Wednesday, November 28, 2007
Sun sets on the Grand Old Lady
Athletes past and present, spectators old and young, gather for final fling at Kallang
By Marc Lim, Sports Correspondent
SHE gave Singapore the best years of her life. So it was only fitting that, when it came time to say goodbye to the Grand Old Lady of Kallang, a bash like no other drew the curtains on the 34-year-old National Stadium.
Singaporeans across three generations - 45,000 in all - joined VVIPs such as President SR Nathan, members of the Cabinet and Singapore athletes, past and present, in a tribute yesterday that had nostalgia and entertainment weaved into a sporting spectacle.
The arena had been home to numerous National Day Parades and hosted icons such as Michael Jackson and Billy Graham.
But it was always sports which defined Kallang. Which was why Singapore's greatest sporting warriors returned to their former stomping ground for one last hurrah before it makes way for the new Sports Hub at year's end.
Footballers like Quah Kim Song and Dollah Kassim were immortalised on the National Stadium pitch.
They gave Kallang some of its best years during the days of the Malaysia Cup. It was they who gave Singapore the Kallang Roar - that sonic boom that sent shivers down opponents' spines.
Yesterday, they blew the dust off their boots to grace the pitch once again as they took on their Malaysian counterparts.
They may no long resemble the greats of the 1970s, but the fans hardly cared. Their mere presence rolled back the years. And to many, that was all that mattered.
Likewise for sprinter C. Kunalan, a former Olympian and once Singapore's fastest man.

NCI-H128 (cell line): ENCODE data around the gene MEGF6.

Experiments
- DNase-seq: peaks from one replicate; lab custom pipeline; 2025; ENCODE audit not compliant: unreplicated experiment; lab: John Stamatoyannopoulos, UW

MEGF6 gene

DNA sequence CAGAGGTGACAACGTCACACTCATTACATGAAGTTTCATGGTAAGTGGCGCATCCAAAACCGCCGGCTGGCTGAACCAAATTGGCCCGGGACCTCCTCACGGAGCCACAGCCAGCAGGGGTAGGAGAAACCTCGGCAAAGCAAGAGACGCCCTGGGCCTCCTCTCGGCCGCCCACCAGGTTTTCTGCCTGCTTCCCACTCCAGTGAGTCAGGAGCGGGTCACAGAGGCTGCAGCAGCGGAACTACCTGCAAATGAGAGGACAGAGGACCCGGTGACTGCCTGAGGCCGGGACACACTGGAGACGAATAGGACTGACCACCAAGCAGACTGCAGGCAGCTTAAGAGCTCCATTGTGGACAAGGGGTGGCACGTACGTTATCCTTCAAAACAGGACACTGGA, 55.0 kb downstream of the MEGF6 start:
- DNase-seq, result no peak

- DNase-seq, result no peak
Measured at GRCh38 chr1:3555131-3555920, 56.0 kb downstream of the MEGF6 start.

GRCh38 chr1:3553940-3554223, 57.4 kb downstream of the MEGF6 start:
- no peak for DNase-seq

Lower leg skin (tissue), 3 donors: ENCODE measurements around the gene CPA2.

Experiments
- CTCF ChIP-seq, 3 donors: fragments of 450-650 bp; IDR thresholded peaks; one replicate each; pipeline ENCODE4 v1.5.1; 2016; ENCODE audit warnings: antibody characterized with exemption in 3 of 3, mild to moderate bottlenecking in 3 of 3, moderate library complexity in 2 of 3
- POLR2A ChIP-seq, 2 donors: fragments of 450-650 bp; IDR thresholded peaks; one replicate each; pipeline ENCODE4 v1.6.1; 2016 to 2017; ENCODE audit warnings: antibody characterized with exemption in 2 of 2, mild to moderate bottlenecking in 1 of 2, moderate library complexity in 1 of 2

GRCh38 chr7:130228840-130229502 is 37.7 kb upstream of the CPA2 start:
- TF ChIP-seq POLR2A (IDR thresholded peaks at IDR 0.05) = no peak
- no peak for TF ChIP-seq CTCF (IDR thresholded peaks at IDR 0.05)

He showed he still had spring in his feet when he ran up the stadium's East gallery to light the cauldron one last time.
It was first lit when the Republic hosted the 1973 South-east Asian Peninsular Games, and last burnt bright at the 1993 South-east Asia Games.
Then there was Tan Howe Liang. Singapore's only Olympic medallist has called Kallang home for over a decade, working at the stadium's gymnasium.
How his heart must have swelled with pride - as it did when he won a silver in the 1960 Rome Olympics - when he held the Singapore flag high to lead a contingent of current and former athletes in a lap of honour.
So often the home of soccer, it was left to footballers V. Sundramoorthy, Lionel Lewis and Indra Sahdan Daud to walk the fans through some of the more memorable Kallang moments.
But it was only a night for reminiscing.
Although Khairul Amri was on the wrong side of a 0-3 scoreline against Australia, he had the crowd on their feet when he twisted and turned a world-class Australian defence in the 57th minute, before finding space to unleash a shot on goal.
Alas, the Lion's effort smacked against the post.
But, at just 22, Amri - whose wonder goal won Singapore the Asean Football Federation title in February - is one player Singapore football could build around to excite future generations.
So, too, the many young athletes who took to the field as rock music and fireworks turned Kallang into one huge party.
And, just as these young athletes look to the future, so must everyone else. Tears will be shed when the stadium takes her final bow at the end of the year.
But, with a new home, comes new memories - like the ones the National Stadium has provided all these years.